Now I had something with which to work.  I ground off the rivet heads, removed the rivets, and then removed the stiff inner brand new wick.  Then I drilled a 1/8" hole in the steel sleeve close to the hole already present for the rivet.  The next step was to insert a 1 1/2" #2T wick in the sleeve, and sew it in place through the holes on each side of the steel sleeve, with the same amount of wick projecting as shown on the original wick in the photo above right.  It works perfectly!  Previously, many Valor heaters using the Valmin wick sat unused, or were discarded, because new wicks with the ladder arrangement (as shown above left) were simply not available.  But Beatrice 4012 center draft wicks will always be with us, they are precisely the same diameter as the Valmin wick, and the steel sleeve will last virtually forever.  My Valor 420 (shown) below has been in use 16 hours a day for weeks heating my office, burning perfectly, cleanly, with no aroma, with a #2L wick sewn into the steel Valmin wick sleeve.   This little trick could keep many fine Valor heaters in operation for another hundred years!  (The W44 wick sleeve will fit many old Brit ''Parlour Stoves" but not the Beatrice models shown above.)

Valor 420

Valor 420 with front panel removed

Beatrice 4012



There were many large heaters such as the Valor made with a 2 3/4" (7cm) steel carrier (below, right) holding a 2 9/16" wick, and the carrier with wick is no longer available.  You can keep that old Valor in operation by sewing a new wick into your old carrier!  When measured flat, wick is approx 4 3/16" wide and 8 1/2" long (see below, left).  Wick specially made for me by Hattersley in England.  Wick #3L is available on the Lamp Wick page.  The advantage of the #3L wick is that it is longer than a Perfection 500 wick:  when it burn down, it can be raised and resewn into the wick sleeve, doubling the wick life!   Click on photos to enlarge.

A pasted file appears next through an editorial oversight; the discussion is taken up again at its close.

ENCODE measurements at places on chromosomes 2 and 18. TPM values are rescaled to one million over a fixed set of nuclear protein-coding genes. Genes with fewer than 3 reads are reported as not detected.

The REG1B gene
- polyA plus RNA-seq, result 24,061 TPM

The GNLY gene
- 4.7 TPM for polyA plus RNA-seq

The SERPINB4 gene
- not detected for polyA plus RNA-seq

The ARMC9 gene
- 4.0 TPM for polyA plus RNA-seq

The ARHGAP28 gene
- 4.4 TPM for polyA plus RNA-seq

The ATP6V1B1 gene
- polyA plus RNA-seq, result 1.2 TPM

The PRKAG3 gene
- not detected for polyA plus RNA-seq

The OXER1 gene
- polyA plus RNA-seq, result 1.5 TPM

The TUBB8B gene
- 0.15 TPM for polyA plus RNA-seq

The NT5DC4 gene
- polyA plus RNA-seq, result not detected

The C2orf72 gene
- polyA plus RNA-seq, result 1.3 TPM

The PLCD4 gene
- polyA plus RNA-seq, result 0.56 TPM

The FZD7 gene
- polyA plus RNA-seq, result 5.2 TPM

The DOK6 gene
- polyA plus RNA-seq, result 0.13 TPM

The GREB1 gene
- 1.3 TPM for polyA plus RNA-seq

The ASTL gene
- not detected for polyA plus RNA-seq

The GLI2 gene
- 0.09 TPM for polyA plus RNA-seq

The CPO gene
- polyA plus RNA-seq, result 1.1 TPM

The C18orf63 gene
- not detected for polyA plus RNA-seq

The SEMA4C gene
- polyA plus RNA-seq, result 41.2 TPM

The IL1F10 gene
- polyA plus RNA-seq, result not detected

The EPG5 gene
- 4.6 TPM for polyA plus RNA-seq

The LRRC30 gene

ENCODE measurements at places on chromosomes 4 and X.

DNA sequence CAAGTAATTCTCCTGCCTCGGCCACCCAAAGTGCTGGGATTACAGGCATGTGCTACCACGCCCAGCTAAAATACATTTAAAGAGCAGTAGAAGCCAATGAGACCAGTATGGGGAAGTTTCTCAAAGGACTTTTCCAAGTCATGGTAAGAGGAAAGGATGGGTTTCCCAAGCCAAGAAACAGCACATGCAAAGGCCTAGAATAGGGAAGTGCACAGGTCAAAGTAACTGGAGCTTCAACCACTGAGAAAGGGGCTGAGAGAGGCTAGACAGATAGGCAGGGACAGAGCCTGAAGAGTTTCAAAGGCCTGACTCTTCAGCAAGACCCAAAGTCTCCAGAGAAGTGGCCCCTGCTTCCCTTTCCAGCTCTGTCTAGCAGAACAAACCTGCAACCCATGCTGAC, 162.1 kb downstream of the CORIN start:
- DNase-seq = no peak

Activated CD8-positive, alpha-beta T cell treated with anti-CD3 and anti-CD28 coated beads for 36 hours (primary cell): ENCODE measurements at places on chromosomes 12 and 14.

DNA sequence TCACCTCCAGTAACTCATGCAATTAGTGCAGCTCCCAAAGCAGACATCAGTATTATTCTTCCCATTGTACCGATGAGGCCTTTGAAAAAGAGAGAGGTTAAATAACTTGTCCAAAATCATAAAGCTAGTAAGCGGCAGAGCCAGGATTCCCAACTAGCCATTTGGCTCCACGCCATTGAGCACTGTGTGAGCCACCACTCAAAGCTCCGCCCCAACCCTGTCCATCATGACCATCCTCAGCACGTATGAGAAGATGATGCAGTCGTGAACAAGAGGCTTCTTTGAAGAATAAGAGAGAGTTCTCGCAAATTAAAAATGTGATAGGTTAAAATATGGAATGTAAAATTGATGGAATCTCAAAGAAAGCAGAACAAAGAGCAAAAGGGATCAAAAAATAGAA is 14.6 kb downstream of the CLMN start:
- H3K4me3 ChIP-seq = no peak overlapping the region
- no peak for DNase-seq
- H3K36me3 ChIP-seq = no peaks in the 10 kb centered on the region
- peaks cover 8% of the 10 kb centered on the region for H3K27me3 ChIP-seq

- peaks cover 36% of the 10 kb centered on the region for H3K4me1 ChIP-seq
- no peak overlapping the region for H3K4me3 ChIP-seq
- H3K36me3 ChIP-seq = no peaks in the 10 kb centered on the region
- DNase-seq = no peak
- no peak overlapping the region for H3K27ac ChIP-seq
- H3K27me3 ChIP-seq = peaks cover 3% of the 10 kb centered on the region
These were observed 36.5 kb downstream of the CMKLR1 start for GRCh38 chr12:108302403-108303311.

At right are two Handlan #30 Caboose lamps.  They are unusual, being made from heavy gauge galvanized steel, as shown on the right hand lamp. I have restored the lamp on the left and it is burning for perhaps the first time in half a century.  The 6" diameter, circular fount has a cylindrical insert for the wick, and the space between is filled with a rope batting which prevents the fuel from sloshing when the train was moving.  P&A made the special gallery assemblies for Handlan, with the wick raising gearing in the gallery, whereas almost all other lamps have the wick raising system in the fount itself.  These lamps produce virtually as much heat as the Valor and Beatrice heaters shown above (all have 1 1/2" diameter wicks and flame spreaders), so they would provide heat in the caboose as well as light, and can burn for over 12 hours per tank full.

This page is a work in progress and will be completed as I find the time.  I can only photograph items which I own, and I'm trying not to overload this page with too many photos of different heaters and lamps while still illustrating the extreme similarity in the basic design concepts.

Lamp Collector’s Resource Library: Old Lamp Catalogs on 3 CD's in SEARCHABLE Adobe  -  NEW!!! Click Here


Lamp Wicks  BY THE ROLL! - SAVE $$$


Lamp Wicks: